Act Locally » May 25, 2016
The Fight for Public Control of Land in the Bronx
Residents’ last-ditch attempt to keep out a polluting trucking hub.
Who benefits from public land in a neighborhood that is at once an industrial sacrifice zone and the target of aggressive gentrification?
The community group South Bronx Unite (SBU) has battled for four years to stop the grocery store FreshDirect from building a trucking facility. The distribution center would be the latest highly polluting operation in a neighborhood with childhood asthma rates eight times the national average.
Time is running out: The facility is slated to open later this year. But in the process, SBU has shaken up New York politics and pioneered a model for public control of neighborhood land.
“Breathing is a real problem in our community,” says Mychal Johnson, a founding member of SBU. The South Bronx’s Mott Haven neighborhood, where Johnson lives, ranks first in New York City for child asthma hospitalizations. Johnson’s 15-month-old already uses a nebulizer.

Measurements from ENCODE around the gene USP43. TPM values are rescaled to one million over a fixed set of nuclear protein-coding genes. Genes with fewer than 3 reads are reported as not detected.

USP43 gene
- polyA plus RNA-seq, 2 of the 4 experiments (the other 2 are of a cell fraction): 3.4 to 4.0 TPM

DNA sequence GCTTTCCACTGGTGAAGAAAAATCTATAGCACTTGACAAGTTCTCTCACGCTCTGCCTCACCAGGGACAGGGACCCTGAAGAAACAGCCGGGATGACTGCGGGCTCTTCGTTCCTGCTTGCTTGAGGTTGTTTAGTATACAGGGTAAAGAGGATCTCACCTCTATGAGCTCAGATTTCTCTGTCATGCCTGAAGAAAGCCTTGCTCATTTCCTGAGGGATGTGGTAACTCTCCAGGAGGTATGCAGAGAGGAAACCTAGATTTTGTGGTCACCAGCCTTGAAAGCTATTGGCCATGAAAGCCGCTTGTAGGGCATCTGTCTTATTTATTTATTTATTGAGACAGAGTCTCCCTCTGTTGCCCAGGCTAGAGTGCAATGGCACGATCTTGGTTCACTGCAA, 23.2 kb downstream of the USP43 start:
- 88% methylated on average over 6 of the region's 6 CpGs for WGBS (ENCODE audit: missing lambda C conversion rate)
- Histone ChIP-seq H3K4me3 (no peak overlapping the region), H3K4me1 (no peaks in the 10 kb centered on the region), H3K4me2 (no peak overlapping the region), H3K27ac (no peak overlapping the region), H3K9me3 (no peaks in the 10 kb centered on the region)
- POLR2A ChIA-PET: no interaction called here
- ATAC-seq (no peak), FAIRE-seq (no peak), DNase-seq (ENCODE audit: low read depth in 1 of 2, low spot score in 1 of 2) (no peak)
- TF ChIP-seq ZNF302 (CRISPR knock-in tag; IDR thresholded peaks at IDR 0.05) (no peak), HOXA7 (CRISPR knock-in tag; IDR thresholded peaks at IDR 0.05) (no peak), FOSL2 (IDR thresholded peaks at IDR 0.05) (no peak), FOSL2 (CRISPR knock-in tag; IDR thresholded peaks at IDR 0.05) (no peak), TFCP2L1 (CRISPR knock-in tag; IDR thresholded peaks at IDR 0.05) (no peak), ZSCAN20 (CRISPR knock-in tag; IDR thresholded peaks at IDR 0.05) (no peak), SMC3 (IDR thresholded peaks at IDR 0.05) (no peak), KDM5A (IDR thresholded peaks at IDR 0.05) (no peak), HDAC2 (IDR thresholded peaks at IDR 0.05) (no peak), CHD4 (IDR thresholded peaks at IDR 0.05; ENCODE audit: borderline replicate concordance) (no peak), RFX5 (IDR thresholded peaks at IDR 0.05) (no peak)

“You go to any large gathering and you ask people in our community, ‘Does anyone here know anyone who has asthma?’ and … higher than 90 percent of the people raise their hand,” says Johnson. “It’s an epidemic.”
Bordered on all sides by major highways and the site of four power plants, the South Bronx also sees heavy truck traffic. The neighborhood is home to the nation’s largest food distribution center, which has been joined by two waste transfer sites, a FedEx trucking station, and two newspaper printing operations (the New York Post and the Wall Street Journal). Diesel trucks and power plants emit fine particulate matter, which can become lodged deep in the lungs and is closely associated with asthma and heart disease. For each of those diseases, the Bronx has the state’s highest mortality rate.
For many residents, the last straw came when FreshDirect announced in 2012 that it was relocating its trucking facility from Queens to Mott Haven. The move would bring over 1,000 diesel trucks a day, and the facility is being erected on publicly owned waterfront intended for an intermodal rail system—something that would have alleviated New York’s dependence on diesel trucks.